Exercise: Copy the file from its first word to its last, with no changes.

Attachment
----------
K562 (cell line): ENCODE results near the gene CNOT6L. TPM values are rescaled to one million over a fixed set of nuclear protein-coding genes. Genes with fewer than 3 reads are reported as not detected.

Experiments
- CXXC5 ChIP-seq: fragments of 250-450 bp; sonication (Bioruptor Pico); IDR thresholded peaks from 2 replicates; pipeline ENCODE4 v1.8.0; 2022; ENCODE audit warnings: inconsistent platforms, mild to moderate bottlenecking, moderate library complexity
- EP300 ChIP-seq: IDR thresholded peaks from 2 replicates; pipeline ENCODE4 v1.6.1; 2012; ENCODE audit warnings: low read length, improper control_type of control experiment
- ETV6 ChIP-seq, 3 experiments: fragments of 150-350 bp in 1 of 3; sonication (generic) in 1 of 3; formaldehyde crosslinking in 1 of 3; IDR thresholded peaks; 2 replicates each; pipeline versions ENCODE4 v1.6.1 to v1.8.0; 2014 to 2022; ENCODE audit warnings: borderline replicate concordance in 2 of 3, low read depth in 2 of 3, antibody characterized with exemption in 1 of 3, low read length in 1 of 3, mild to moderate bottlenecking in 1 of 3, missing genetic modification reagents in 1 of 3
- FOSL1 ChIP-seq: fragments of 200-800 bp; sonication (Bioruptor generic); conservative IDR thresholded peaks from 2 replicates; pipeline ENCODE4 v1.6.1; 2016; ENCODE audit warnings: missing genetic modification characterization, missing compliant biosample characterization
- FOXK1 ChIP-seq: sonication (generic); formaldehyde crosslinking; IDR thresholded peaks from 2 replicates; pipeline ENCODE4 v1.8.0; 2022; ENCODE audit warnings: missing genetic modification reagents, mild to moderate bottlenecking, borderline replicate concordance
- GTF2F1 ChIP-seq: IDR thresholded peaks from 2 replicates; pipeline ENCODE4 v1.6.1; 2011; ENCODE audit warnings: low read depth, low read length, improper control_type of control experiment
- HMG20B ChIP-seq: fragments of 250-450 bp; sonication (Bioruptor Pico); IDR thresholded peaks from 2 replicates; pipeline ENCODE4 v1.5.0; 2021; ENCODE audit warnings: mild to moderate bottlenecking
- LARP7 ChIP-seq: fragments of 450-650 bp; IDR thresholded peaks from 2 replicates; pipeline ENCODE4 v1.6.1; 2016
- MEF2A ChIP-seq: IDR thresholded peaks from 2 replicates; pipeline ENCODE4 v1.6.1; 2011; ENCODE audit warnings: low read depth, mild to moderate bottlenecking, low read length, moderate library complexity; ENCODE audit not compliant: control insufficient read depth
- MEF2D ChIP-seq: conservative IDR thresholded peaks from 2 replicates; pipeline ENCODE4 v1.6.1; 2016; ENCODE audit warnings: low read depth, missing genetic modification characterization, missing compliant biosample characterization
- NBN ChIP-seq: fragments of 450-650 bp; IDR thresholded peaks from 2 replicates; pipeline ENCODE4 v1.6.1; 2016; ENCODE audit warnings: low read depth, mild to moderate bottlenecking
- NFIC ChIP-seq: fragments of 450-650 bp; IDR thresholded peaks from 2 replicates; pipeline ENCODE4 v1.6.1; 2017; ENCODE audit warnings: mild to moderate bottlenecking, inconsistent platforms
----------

K562 (cell line): ENCODE results near the gene CNOT6L. TPM values are rescaled to one million over a fixed set of nuclear protein-coding genes. Genes with fewer than 3 reads are reported as not detected.

Experiments
- CXXC5 ChIP-seq: fragments of 250-450 bp; sonication (Bioruptor Pico); IDR thresholded peaks from 2 replicates; pipeline ENCODE4 v1.8.0; 2022; ENCODE audit warnings: inconsistent platforms, mild to moderate bottlenecking, moderate library complexity
- EP300 ChIP-seq: IDR thresholded peaks from 2 replicates; pipeline ENCODE4 v1.6.1; 2012; ENCODE audit warnings: low read length, improper control_type of control experiment
- ETV6 ChIP-seq, 3 experiments: fragments of 150-350 bp in 1 of 3; sonication (generic) in 1 of 3; formaldehyde crosslinking in 1 of 3; IDR thresholded peaks; 2 replicates each; pipeline versions ENCODE4 v1.6.1 to v1.8.0; 2014 to 2022; ENCODE audit warnings: borderline replicate concordance in 2 of 3, low read depth in 2 of 3, antibody characterized with exemption in 1 of 3, low read length in 1 of 3, mild to moderate bottlenecking in 1 of 3, missing genetic modification reagents in 1 of 3
- FOSL1 ChIP-seq: fragments of 200-800 bp; sonication (Bioruptor generic); conservative IDR thresholded peaks from 2 replicates; pipeline ENCODE4 v1.6.1; 2016; ENCODE audit warnings: missing genetic modification characterization, missing compliant biosample characterization
- FOXK1 ChIP-seq: sonication (generic); formaldehyde crosslinking; IDR thresholded peaks from 2 replicates; pipeline ENCODE4 v1.8.0; 2022; ENCODE audit warnings: missing genetic modification reagents, mild to moderate bottlenecking, borderline replicate concordance
- GTF2F1 ChIP-seq: IDR thresholded peaks from 2 replicates; pipeline ENCODE4 v1.6.1; 2011; ENCODE audit warnings: low read depth, low read length, improper control_type of control experiment
- HMG20B ChIP-seq: fragments of 250-450 bp; sonication (Bioruptor Pico); IDR thresholded peaks from 2 replicates; pipeline ENCODE4 v1.5.0; 2021; ENCODE audit warnings: mild to moderate bottlenecking
- LARP7 ChIP-seq: fragments of 450-650 bp; IDR thresholded peaks from 2 replicates; pipeline ENCODE4 v1.6.1; 2016
- MEF2A ChIP-seq: IDR thresholded peaks from 2 replicates; pipeline ENCODE4 v1.6.1; 2011; ENCODE audit warnings: low read depth, mild to moderate bottlenecking, low read length, moderate library complexity; ENCODE audit not compliant: control insufficient read depth
- MEF2D ChIP-seq: conservative IDR thresholded peaks from 2 replicates; pipeline ENCODE4 v1.6.1; 2016; ENCODE audit warnings: low read depth, missing genetic modification characterization, missing compliant biosample characterization
- NBN ChIP-seq: fragments of 450-650 bp; IDR thresholded peaks from 2 replicates; pipeline ENCODE4 v1.6.1; 2016; ENCODE audit warnings: low read depth, mild to moderate bottlenecking
- NFIC ChIP-seq: fragments of 450-650 bp; IDR thresholded peaks from 2 replicates; pipeline ENCODE4 v1.6.1; 2017; ENCODE audit warnings: mild to moderate bottlenecking, inconsistent platforms